Danielle Gomez Kravitz said: Jan 18, 2015
Danielle Gomez Kravitz
Suzuki Association Member
Violin, Viola
59 posts

I always start transfer students on Twinkle no matter how long they’ve been studying the instrument. If I flat out say that the student is going to be working on Twinkle for the first few weeks it gives me a really good indication as to how dedicated the student will be to reworking technique. If the student/parent is adamantly opposed because the focus is on the “next piece” then I already know that lessons are going to be rough.

If the student is older I do underscore that it’s just a chance for us to get to know each other’s style and that we won’t be stuck on Twinkle for a year like a beginner would be. I also explain that it’s important to know how I do things so it’s an easy transition into group class. In other words, “I understand you have experience. I’m not going to treat you like a baby. This is merely a starting point.”

Allison Cooke said: Jan 28, 2015
Allison Cooke
Suzuki Association Member
Cello
Guelph, ON
6 posts

I had a student come in last year, 9 years old, who had a year playing experience but terrible technique. Since he was going to be in group class, I told him we had to go through and learn the pieces so that he could play in group and concerts and starting with Twinkle. I also explained how twinkle teaches us so many important skills for later pieces.
He picked up the notes and bowings faster for the early book one than other students while I slowly chipped away at his posture. I didn’t make him do the usual pre-twinkle steps, because being forced not to play while doing endless bowholds and such would have put him off, which meant that his bowhold was still rather interesting for the first couple pieces, but after a year now I’ve gotten him to hold it properly (most of the time) and his sitting posture is much improved.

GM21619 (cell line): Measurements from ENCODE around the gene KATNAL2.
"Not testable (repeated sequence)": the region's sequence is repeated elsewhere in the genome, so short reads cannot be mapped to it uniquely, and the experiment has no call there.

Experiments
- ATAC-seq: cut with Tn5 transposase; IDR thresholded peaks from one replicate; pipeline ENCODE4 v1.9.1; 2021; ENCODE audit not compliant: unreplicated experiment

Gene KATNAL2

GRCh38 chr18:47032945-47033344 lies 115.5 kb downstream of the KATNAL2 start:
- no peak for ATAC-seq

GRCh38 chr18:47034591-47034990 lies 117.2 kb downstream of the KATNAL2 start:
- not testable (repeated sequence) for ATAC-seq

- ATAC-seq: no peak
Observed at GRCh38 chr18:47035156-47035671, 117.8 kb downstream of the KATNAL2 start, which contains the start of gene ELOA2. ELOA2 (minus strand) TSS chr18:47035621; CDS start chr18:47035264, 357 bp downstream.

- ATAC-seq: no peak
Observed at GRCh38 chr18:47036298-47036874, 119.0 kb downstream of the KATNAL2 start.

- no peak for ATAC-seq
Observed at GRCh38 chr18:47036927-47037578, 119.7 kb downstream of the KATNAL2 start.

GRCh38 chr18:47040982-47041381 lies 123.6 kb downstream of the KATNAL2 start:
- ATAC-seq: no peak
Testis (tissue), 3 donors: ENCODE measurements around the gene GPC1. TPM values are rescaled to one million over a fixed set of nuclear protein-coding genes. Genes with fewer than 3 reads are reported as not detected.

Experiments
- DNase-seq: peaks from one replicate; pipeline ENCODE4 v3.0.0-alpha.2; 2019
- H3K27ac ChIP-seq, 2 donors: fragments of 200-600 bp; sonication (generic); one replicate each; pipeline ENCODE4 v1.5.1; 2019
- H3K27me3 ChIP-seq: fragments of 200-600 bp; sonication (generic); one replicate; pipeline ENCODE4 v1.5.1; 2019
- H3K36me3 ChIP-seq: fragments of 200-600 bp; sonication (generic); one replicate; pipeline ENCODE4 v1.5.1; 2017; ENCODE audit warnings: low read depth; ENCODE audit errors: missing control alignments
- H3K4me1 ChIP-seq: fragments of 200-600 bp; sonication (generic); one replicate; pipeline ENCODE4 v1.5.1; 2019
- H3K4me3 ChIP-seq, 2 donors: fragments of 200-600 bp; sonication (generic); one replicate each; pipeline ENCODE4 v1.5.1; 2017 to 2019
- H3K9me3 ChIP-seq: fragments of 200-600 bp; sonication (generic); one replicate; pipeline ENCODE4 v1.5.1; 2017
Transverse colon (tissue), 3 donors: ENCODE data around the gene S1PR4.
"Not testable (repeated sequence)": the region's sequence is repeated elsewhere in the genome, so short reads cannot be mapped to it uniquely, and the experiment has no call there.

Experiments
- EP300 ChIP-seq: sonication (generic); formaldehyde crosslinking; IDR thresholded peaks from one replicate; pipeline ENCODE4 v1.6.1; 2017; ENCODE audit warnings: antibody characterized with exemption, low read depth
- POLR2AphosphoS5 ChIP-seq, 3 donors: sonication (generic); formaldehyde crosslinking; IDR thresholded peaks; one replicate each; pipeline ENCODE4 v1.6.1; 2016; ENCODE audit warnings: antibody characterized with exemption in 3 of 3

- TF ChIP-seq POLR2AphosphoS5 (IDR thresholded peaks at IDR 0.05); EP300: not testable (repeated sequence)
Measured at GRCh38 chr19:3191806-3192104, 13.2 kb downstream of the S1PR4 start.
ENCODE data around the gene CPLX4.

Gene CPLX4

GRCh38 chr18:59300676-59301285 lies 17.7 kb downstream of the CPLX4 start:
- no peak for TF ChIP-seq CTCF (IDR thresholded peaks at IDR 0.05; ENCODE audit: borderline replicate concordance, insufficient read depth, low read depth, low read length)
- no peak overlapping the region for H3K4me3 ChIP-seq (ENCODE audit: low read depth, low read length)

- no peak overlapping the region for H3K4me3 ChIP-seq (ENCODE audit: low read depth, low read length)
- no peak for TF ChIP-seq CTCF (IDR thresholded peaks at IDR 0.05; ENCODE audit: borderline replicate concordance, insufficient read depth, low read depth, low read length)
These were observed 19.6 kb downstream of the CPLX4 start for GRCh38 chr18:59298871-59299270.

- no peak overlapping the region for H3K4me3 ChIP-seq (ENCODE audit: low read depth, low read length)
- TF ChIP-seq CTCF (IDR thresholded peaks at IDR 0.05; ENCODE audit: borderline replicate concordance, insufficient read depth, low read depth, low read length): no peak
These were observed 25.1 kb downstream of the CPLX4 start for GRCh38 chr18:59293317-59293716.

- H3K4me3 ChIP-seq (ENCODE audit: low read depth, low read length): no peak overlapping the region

Sera Jane Smolen said: Jan 29, 2015
Sera Jane Smolen
Suzuki Association Member
Cello
Ithaca, NY
24 posts

Yes, I agree regarding transfer students. It is such a benefit to them to learn the Suzuki repertoire by memory. Depending on each individual student and where their “ego” is, I start by reviewing what they know in order to improve their posture, tone and intonation. After that, I encourage them to memorize one song each week, gradually adding songs to their “pile” of memorized review songs. They soon realize how our group classes thrive on playing the repertoire together. With individual reading assignments parallel to the repertoire, they soon become happy with their new situation.

When we learn to truly hear the music of children,
we learn to hear the music of the future.
—Michael Deeson Barrow